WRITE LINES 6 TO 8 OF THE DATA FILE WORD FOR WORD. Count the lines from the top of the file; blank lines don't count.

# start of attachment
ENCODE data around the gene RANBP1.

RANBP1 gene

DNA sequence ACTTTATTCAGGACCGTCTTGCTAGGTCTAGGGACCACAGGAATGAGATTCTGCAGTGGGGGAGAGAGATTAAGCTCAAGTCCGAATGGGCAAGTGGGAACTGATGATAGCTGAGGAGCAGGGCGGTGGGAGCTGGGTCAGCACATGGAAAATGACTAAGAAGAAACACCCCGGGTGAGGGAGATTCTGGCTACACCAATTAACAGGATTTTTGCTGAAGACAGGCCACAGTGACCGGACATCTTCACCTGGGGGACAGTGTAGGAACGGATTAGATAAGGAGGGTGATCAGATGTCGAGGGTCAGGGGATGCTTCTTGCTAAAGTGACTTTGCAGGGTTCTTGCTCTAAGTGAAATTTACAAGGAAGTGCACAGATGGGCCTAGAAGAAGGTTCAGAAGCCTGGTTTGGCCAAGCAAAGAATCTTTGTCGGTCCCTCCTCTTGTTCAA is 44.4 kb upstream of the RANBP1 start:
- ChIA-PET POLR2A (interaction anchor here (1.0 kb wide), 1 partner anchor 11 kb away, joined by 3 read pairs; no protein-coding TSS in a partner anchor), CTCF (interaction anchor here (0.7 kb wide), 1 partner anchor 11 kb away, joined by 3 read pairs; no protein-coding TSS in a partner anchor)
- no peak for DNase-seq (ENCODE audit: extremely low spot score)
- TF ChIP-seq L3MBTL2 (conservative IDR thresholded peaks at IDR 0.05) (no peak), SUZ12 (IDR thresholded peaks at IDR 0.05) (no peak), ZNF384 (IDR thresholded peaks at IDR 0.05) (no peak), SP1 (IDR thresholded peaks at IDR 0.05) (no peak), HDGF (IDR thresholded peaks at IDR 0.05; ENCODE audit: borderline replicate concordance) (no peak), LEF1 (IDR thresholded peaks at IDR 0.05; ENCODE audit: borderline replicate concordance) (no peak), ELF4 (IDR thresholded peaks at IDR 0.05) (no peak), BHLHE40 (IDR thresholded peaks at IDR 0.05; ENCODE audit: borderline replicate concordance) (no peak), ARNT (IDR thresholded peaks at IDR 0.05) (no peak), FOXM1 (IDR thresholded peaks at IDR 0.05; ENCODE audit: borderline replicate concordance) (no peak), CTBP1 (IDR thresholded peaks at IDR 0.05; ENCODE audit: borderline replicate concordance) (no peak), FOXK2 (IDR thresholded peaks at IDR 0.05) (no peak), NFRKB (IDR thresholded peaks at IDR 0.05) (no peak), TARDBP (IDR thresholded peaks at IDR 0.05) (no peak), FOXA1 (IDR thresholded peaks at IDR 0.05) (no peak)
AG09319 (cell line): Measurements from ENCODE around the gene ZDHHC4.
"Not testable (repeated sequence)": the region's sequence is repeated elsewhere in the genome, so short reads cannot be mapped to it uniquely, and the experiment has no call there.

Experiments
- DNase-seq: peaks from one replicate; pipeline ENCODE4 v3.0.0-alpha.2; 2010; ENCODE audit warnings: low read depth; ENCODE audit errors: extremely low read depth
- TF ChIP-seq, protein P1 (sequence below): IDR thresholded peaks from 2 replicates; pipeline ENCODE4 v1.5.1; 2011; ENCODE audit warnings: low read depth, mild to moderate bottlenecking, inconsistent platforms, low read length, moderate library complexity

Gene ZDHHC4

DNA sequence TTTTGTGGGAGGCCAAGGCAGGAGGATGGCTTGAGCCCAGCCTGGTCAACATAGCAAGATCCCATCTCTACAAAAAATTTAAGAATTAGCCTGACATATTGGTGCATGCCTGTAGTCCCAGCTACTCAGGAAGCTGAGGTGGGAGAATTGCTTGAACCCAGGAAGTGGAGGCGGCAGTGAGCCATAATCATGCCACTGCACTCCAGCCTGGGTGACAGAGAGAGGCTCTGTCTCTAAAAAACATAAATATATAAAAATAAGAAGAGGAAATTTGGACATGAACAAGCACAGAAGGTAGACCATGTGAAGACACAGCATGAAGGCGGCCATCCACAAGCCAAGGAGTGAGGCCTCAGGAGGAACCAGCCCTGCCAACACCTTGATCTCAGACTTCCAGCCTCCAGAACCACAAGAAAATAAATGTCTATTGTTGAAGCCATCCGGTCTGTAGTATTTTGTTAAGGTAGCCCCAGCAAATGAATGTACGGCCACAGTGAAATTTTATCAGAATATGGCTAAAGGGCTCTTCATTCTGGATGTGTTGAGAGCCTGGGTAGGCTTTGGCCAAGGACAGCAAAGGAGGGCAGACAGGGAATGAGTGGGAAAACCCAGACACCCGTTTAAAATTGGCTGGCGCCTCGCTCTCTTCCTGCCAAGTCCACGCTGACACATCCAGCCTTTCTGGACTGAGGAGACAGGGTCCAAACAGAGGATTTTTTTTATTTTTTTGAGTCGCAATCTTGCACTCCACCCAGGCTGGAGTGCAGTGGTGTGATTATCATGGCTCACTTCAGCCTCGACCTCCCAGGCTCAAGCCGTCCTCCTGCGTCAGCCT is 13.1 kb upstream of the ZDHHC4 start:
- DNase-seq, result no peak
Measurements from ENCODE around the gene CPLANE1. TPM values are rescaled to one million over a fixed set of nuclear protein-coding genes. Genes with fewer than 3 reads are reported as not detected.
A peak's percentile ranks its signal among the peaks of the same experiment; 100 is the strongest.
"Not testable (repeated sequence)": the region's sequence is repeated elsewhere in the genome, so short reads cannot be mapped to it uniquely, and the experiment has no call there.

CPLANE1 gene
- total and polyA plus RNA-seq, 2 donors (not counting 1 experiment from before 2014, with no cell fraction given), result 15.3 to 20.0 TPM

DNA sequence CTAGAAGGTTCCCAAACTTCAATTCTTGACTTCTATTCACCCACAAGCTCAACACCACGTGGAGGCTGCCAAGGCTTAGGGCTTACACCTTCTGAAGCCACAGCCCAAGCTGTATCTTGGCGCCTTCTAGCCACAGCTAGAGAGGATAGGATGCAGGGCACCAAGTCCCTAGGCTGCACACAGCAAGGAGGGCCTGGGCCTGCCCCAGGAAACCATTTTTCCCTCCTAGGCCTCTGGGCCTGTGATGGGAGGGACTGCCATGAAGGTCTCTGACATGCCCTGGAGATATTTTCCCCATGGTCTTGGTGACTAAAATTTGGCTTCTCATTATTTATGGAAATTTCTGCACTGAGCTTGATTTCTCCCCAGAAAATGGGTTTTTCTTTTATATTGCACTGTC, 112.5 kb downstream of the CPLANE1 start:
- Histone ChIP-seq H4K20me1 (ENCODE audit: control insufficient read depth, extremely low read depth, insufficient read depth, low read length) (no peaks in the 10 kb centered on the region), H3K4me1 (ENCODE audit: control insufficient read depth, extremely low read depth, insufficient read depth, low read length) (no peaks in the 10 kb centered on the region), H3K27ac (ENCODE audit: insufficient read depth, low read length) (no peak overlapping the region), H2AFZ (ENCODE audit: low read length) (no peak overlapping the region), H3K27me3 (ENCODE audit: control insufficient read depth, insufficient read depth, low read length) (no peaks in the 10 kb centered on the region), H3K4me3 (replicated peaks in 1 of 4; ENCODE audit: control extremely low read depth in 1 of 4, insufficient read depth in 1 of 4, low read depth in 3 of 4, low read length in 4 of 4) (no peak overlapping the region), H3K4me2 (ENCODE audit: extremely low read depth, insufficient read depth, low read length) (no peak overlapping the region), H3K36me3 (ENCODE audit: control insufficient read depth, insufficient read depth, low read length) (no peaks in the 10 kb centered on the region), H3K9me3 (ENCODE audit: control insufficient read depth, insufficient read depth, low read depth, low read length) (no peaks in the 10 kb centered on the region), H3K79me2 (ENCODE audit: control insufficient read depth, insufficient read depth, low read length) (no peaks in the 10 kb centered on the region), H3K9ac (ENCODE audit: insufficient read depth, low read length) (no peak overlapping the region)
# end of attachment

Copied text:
- TF ChIP-seq L3MBTL2 (conservative IDR thresholded peaks at IDR 0.05) (no peak), SUZ12 (IDR thresholded peaks at IDR 0.05) (no peak), ZNF384 (IDR thresholded peaks at IDR 0.05) (no peak), SP1 (IDR thresholded peaks at IDR 0.05) (no peak), HDGF (IDR thresholded peaks at IDR 0.05; ENCODE audit: borderline replicate concordance) (no peak), LEF1 (IDR thresholded peaks at IDR 0.05; ENCODE audit: borderline replicate concordance) (no peak), ELF4 (IDR thresholded peaks at IDR 0.05) (no peak), BHLHE40 (IDR thresholded peaks at IDR 0.05; ENCODE audit: borderline replicate concordance) (no peak), ARNT (IDR thresholded peaks at IDR 0.05) (no peak), FOXM1 (IDR thresholded peaks at IDR 0.05; ENCODE audit: borderline replicate concordance) (no peak), CTBP1 (IDR thresholded peaks at IDR 0.05; ENCODE audit: borderline replicate concordance) (no peak), FOXK2 (IDR thresholded peaks at IDR 0.05) (no peak), NFRKB (IDR thresholded peaks at IDR 0.05) (no peak), TARDBP (IDR thresholded peaks at IDR 0.05) (no peak), FOXA1 (IDR thresholded peaks at IDR 0.05) (no peak)
AG09319 (cell line): Measurements from ENCODE around the gene ZDHHC4.
"Not testable (repeated sequence)": the region's sequence is repeated elsewhere in the genome, so short reads cannot be mapped to it uniquely, and the experiment has no call there.